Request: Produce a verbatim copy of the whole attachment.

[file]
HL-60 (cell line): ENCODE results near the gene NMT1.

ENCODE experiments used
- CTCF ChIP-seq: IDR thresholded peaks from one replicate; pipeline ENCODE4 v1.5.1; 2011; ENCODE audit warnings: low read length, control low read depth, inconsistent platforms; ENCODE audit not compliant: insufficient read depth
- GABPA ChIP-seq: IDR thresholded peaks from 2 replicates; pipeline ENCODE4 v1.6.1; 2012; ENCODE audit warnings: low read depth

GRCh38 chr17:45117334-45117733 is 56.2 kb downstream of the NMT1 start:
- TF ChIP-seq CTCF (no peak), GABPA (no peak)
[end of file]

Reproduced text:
HL-60 (cell line): ENCODE results near the gene NMT1.

ENCODE experiments used
- CTCF ChIP-seq: IDR thresholded peaks from one replicate; pipeline ENCODE4 v1.5.1; 2011; ENCODE audit warnings: low read length, control low read depth, inconsistent platforms; ENCODE audit not compliant: insufficient read depth
- GABPA ChIP-seq: IDR thresholded peaks from 2 replicates; pipeline ENCODE4 v1.6.1; 2012; ENCODE audit warnings: low read depth

GRCh38 chr17:45117334-45117733 is 56.2 kb downstream of the NMT1 start:
- TF ChIP-seq CTCF (no peak), GABPA (no peak)